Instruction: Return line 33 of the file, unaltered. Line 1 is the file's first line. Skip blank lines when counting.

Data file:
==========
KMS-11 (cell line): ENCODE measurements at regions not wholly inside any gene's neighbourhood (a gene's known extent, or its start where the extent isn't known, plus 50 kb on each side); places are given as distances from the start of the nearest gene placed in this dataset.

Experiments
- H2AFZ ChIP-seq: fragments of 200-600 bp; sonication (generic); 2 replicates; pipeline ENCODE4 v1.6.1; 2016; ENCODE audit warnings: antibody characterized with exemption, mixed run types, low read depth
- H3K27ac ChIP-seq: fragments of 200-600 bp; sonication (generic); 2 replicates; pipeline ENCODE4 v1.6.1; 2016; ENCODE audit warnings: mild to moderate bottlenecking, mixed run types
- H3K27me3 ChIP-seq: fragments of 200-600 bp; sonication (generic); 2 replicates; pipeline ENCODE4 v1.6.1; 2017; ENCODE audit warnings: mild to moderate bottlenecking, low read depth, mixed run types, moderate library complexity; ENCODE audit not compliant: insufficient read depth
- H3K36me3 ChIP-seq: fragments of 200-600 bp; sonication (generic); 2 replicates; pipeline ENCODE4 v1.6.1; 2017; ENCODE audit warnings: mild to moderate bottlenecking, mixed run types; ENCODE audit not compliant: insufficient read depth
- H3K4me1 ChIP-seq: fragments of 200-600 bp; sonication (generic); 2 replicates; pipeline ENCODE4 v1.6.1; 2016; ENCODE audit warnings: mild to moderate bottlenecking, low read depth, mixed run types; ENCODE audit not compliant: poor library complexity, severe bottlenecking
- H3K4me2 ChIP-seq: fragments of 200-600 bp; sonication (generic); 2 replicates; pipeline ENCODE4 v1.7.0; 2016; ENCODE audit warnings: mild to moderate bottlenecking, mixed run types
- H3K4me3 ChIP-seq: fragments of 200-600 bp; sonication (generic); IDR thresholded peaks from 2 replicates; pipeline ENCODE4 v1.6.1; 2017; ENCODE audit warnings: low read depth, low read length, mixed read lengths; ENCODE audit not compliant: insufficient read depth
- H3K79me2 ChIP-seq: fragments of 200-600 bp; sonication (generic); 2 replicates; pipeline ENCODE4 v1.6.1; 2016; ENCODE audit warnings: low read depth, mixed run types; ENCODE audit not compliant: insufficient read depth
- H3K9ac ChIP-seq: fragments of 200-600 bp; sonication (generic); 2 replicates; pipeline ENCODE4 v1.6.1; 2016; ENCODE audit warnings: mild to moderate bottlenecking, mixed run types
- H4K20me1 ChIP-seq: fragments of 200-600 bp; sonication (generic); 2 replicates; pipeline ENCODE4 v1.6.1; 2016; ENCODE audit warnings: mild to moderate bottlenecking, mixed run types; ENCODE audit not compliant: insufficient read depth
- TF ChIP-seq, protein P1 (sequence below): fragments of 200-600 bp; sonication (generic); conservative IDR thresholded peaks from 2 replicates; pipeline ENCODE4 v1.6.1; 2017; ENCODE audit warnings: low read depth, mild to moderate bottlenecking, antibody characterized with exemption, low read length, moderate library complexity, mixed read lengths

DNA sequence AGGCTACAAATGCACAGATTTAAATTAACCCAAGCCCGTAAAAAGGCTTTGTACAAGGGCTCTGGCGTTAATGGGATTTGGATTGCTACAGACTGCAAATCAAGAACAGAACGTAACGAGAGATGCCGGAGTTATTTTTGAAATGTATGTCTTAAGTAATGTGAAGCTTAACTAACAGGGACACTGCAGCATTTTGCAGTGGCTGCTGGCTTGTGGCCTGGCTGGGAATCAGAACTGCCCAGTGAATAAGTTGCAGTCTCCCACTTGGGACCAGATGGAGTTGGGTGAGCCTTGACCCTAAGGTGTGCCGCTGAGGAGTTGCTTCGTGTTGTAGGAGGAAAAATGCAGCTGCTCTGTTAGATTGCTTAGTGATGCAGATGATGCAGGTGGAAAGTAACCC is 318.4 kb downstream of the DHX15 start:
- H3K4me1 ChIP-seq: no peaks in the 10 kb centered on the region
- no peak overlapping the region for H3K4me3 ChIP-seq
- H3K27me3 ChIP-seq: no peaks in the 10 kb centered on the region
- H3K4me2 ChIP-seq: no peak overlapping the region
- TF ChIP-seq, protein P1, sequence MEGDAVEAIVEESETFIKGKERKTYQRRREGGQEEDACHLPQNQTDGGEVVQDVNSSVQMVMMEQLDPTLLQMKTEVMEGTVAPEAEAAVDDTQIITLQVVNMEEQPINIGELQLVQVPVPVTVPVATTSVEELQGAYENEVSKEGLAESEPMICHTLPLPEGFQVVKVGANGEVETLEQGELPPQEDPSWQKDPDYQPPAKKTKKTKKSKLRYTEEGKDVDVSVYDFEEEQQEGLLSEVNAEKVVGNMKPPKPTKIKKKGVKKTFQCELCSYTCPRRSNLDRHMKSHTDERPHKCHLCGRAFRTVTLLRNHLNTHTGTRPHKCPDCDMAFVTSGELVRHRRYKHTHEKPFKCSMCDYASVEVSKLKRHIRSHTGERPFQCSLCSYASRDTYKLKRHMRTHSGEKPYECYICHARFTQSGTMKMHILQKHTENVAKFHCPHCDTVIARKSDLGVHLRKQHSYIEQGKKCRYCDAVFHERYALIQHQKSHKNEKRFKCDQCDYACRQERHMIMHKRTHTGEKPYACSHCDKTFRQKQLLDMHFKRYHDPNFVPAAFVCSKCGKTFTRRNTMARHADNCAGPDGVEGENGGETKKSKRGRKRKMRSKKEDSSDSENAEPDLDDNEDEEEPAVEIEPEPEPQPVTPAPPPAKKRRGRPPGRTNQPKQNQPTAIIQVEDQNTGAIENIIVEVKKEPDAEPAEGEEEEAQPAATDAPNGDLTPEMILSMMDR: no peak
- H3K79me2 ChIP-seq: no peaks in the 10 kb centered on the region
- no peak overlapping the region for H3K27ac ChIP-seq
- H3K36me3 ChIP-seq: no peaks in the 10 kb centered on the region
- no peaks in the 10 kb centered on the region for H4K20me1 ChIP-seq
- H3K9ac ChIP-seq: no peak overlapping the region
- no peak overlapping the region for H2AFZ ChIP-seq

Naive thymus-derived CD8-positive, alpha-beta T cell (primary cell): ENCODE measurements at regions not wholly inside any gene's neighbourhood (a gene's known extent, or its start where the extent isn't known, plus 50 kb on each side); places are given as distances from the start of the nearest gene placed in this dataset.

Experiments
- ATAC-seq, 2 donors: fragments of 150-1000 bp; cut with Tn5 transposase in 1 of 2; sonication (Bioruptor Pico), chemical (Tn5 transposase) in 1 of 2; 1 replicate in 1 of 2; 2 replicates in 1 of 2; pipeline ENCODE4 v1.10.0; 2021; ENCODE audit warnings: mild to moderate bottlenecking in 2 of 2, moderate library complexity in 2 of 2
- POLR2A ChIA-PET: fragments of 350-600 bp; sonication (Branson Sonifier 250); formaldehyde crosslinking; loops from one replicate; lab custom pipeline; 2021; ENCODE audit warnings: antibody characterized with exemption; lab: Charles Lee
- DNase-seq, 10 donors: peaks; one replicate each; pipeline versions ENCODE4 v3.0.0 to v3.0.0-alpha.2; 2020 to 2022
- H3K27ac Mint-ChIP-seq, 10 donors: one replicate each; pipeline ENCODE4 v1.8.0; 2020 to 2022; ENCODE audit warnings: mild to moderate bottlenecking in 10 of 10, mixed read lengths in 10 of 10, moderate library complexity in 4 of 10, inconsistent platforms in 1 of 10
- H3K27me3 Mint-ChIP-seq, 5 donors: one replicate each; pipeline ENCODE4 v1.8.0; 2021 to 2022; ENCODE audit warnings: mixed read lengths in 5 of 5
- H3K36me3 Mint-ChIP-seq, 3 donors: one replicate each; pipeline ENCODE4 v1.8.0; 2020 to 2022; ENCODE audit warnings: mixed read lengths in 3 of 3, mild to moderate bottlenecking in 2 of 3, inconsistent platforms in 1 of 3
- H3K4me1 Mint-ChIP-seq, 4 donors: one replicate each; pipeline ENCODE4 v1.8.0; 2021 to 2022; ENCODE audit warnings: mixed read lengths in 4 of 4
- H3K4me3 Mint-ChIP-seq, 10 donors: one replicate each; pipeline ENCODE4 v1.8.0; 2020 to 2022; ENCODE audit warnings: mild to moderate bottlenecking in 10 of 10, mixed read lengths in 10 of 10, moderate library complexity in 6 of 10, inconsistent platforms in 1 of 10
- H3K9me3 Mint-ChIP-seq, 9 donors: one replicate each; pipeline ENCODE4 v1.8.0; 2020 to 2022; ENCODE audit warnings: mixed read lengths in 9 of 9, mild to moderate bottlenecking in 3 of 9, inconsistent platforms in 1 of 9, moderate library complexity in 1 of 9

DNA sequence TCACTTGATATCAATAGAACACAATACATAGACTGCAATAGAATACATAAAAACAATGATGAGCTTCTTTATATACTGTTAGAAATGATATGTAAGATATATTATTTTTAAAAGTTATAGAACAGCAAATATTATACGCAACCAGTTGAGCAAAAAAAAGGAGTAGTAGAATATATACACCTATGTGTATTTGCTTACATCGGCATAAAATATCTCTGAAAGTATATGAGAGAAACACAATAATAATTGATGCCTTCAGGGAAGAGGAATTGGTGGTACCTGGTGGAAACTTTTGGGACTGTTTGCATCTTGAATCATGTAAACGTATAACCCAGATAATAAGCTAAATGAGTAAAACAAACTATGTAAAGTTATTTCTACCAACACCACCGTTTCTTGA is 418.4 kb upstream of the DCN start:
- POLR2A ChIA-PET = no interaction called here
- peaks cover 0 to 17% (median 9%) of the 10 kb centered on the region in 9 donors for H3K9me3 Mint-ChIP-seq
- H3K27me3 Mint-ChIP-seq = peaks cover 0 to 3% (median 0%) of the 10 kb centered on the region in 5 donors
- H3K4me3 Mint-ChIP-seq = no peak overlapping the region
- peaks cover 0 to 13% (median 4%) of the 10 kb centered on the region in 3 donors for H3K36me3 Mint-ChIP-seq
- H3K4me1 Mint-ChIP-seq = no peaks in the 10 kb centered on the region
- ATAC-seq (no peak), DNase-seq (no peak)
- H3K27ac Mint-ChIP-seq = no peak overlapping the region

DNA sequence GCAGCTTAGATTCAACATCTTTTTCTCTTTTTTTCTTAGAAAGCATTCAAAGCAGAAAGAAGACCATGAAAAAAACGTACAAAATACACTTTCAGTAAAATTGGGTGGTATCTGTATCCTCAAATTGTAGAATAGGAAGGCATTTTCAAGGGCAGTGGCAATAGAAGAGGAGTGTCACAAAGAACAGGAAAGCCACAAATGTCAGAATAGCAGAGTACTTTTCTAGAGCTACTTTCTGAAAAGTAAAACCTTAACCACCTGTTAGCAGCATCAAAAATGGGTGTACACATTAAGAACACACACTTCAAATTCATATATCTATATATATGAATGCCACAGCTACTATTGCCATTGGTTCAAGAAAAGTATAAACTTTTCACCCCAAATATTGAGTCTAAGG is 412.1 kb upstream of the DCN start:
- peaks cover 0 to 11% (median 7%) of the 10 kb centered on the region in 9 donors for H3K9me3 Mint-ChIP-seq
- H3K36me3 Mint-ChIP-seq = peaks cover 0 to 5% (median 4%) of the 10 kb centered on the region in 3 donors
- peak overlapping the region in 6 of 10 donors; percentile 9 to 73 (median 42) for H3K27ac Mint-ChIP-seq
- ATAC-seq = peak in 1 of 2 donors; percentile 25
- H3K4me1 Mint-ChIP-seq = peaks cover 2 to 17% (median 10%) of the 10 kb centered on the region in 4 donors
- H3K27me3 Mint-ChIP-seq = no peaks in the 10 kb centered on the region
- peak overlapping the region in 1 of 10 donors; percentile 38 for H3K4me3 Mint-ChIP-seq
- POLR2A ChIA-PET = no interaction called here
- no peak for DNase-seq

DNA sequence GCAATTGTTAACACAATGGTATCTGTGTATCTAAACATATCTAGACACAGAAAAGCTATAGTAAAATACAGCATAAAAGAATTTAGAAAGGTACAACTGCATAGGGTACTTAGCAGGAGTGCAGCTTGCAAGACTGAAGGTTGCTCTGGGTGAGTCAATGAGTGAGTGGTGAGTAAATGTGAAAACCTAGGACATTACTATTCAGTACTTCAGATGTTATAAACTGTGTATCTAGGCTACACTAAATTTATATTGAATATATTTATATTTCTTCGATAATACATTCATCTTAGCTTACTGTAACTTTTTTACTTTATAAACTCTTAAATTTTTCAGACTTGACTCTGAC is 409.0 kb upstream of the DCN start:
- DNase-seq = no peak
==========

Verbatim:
- H3K36me3 Mint-ChIP-seq, 3 donors: one replicate each; pipeline ENCODE4 v1.8.0; 2020 to 2022; ENCODE audit warnings: mixed read lengths in 3 of 3, mild to moderate bottlenecking in 2 of 3, inconsistent platforms in 1 of 3